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With its abundant fresh air, crystal clear blue skies and wide variety of natural wonders, it's no wonder that Denver takes being "green" seriously. Here's a quick look at some of the innovative ways that The Mile High City is setting new standards as an environmentally friendly metropolis.
If you want go green when it comes to taxis, Denver has service companies that operate hybrid vehicles. Metro Taxi and Yellow Cab have been doing it since 2006 and 2008, respectively, which made them national leaders.
The Mile High City is home to the largest city park system in the nation, with more than 200 parks in the city and an additional 14,000 acres of spectacular mountain parks. When you're here in Denver, you can get to dozens of attractions on foot, thanks to 85 miles of paved trails. Add in several pedestrian malls, including the famed 16th Street Mall, and it's clear that the city is the very definition of "walkable."
In the early '90s, Denver created the first "Green Fleet" program in the nation by purchasing alternative fuel vehicles for city use. Today, the city's Green Fleet remains one of the largest in the country. More than 43 percent of the fleet is powered by alternatives, including 138 hybrid electric vehicles, as well as vehicles fueled by propane, compressed natural gas and biodiesel. And that's just the beginning - the Green Fleet grows with each passing year.
An estimated 50,000 Democrats and members of the media flocked to The Mile High City in August 2008 for the Democratic National Convention. There were 10 Greening Task Teams in place to ensure the use of renewable energy, reduce waste and maximize recycling, provide green transportation options, manage and mitigate all carbon emissions and use green building and design practices, in addition to a host of other eco-friendly activities. Some of the greening efforts included: eco-friendly wooden key cards; the use of gobo's vs. vinyl banners in delegate hotels; recycled delegate bags, lanyards and water bottles; DVD and voicemail welcome messages vs. welcome letters to the delegates; newspaper kiosks vs. individual room deliveries; Zero Heroes at all waste stations to separate recycled, compostable and trash; and the use of a green merchandise.
Making an entire city Green takes a lot of work, and much of it is behind the scenes and technical. So it was with great vision that then-Mayor (and later Colorado governor) John Hickenlooper created Greenprint Denver, a comprehensive program that focuses on energy management and energy efficiency goals, and addresses specific goals for cleaner water, air, and land. From utilities and transportation to parks and LEED-certified city buildings, Greenprint Denver offers a comprehensive and measurable plan of action that few cities can match.
It may be one of the largest and busiest airports in the country, but the Denver International Airport (DEN) is dedicated to reducing its carbon footprint. The airport in the process of replacing its computer and flight monitors with energy-efficient LCD screens that require less heat and thus less energy for cooling. In 2004, DEN became the first commercial airport in the country to attain ISO 14001 certification for its Environmental Management System, which encompasses all activities within the 34,000-acre site. Furthermore, DEN recycles more than 19 materials on a regular basis as part of standard airport operations. Finally, the DEN fleet is 100 percent alternative and includes vehicles powered by compressed natural gas, hybrid technology and biodiesel. In 2008, DEN completed it's two megawatt solar power system that will generate over three million kilowatt hours of clean electricity annually.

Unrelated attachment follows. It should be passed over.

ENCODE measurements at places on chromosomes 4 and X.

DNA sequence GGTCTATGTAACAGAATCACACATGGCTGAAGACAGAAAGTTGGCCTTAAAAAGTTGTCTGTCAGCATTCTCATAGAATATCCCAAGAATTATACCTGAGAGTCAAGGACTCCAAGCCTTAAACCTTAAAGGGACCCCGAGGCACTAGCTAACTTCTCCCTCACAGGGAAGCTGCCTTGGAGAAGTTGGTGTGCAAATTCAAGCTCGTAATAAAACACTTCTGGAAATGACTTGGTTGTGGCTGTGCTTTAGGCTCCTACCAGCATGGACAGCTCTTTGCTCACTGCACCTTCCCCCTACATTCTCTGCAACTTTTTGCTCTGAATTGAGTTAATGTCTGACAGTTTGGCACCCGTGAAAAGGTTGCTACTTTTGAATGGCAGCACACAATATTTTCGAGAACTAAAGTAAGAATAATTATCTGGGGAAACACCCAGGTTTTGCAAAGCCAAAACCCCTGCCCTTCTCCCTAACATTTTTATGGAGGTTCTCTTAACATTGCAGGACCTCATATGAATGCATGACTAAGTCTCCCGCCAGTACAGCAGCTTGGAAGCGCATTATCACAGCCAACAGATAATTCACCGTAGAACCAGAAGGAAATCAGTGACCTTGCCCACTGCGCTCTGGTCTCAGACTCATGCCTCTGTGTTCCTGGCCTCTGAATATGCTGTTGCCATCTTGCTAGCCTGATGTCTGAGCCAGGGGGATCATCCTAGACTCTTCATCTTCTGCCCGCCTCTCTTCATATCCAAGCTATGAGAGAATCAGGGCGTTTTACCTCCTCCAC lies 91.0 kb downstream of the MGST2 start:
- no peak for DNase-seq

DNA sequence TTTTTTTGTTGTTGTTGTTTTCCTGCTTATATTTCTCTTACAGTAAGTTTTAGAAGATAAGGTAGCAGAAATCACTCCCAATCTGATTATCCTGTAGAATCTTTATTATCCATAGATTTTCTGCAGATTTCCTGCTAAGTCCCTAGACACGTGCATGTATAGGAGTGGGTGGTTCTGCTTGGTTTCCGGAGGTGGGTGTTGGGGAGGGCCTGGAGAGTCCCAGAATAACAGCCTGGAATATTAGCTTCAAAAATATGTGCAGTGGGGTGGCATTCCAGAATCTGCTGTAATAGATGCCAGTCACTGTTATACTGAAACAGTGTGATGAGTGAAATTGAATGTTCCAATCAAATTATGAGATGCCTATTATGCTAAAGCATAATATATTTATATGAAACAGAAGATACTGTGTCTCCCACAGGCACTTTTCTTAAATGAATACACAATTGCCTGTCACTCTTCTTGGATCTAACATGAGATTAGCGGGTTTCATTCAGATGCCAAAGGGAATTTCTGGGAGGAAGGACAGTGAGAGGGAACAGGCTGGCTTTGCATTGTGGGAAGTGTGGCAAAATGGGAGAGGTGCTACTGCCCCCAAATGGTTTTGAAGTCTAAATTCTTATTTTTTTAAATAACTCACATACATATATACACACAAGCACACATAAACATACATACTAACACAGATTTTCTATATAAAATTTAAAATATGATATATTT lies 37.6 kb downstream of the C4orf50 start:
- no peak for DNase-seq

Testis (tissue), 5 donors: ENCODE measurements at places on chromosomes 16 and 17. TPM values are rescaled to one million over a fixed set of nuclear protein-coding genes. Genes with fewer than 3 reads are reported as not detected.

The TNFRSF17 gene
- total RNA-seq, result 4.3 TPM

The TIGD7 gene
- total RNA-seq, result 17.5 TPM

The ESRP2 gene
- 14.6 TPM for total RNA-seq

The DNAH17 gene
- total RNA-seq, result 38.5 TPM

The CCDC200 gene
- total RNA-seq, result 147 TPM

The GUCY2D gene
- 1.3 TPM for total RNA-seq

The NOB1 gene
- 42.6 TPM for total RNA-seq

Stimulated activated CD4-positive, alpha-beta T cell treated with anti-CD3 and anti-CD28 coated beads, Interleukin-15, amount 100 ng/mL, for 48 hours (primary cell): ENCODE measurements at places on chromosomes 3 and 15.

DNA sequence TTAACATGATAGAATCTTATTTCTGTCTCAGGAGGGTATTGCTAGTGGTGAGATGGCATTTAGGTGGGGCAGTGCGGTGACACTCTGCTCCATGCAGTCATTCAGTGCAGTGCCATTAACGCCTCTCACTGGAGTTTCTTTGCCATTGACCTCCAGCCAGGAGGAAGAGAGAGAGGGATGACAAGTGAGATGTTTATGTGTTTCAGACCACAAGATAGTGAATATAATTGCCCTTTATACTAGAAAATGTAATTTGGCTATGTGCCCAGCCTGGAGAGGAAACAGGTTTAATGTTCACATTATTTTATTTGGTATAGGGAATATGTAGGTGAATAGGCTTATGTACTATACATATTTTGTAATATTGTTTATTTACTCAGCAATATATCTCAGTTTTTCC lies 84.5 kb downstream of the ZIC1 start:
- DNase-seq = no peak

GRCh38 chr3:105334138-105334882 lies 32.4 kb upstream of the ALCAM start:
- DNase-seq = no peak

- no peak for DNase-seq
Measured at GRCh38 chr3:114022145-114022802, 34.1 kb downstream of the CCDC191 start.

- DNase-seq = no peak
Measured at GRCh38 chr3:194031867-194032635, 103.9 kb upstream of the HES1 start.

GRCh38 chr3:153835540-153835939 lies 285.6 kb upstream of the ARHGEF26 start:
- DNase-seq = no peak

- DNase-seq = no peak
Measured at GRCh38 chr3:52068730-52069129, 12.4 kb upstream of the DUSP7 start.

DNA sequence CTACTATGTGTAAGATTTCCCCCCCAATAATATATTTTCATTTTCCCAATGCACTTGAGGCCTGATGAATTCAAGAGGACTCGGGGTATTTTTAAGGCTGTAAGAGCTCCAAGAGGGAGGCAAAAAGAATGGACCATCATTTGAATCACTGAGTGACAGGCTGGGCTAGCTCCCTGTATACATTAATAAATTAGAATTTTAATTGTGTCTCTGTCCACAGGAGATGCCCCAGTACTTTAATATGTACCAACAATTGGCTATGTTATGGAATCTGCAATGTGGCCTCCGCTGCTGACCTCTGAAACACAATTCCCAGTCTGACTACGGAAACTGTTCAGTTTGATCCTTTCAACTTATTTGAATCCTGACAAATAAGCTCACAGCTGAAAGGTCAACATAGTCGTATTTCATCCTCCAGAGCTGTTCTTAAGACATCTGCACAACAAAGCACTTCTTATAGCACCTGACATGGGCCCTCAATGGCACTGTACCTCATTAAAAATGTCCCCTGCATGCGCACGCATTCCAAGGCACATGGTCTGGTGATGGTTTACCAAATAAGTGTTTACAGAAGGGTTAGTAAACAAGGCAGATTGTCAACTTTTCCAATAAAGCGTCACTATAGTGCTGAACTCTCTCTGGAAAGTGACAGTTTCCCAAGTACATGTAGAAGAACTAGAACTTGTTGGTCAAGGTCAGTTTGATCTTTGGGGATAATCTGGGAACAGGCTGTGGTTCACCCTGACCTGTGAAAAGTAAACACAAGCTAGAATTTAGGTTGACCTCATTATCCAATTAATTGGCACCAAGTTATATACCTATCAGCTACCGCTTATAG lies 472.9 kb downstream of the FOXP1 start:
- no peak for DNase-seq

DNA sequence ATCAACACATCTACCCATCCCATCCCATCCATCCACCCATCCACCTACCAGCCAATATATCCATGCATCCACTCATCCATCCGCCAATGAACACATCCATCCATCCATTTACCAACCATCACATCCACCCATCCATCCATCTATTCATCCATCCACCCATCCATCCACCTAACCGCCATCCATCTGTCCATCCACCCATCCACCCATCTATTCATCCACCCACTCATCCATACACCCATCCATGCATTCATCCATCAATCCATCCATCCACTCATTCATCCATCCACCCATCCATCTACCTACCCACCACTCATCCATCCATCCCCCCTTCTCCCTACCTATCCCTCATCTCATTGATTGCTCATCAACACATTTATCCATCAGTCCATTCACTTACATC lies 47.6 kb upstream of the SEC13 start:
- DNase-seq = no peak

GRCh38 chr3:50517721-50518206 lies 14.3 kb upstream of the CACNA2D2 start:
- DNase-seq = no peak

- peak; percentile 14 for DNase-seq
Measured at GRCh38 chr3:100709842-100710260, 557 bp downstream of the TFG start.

When you hear that Denver is going green, you can take that literally. In 2006, the city introduced an ambitious tree planting program, with a goal of adding one million new trees in the metropolitan Denver area by the year 2025. The program has since morphed into an effort to also take care of the city's existing urban forest of 2.2 million trees.
From global warming and renewable energy to environmental cleanup, Denver is emerging as one of the premier places in the nation for a "green" learning vacation. Denver offers two national research centers that have tours and exhibits about the Earth's climate and renewable energy, and a world-class museum of nature and science. The National Center for Atmospheric Research (1850 Table Mesa Dr., Boulder), the National Renewable Energy Laboratory (15013 Denver W. Pkwy., Golden) and the Denver Museum of Nature & Science (2001 Colorado Blvd.) all offer fascinating and educational tours and exhibits that highlight the prominent role Mother Nature plays in Denver.
Denver Recycles is one of the city's most successful environmental programs. Annually, city workers collect more than 26,000 tons of recyclable materials, which generate an average of $800,000 in annual revenue.
In March of 2008, Ball Arena (1000 Chopper Cir.), the home of the Denver Nuggets and Colorado Avalanche (not to mention a regular series of blockbuster concert events), announced that it would be the first arena in the United States to go 100 percent green. Plans are afoot for the 19,000-seat arena, which was the main site of the 2008 Democratic National Convention, to operate entirely on renewable wind and solar energy. The switchover will also include new recycling bins, a hybrid vehicle-only parking area and a "no idling zone" outside the arena.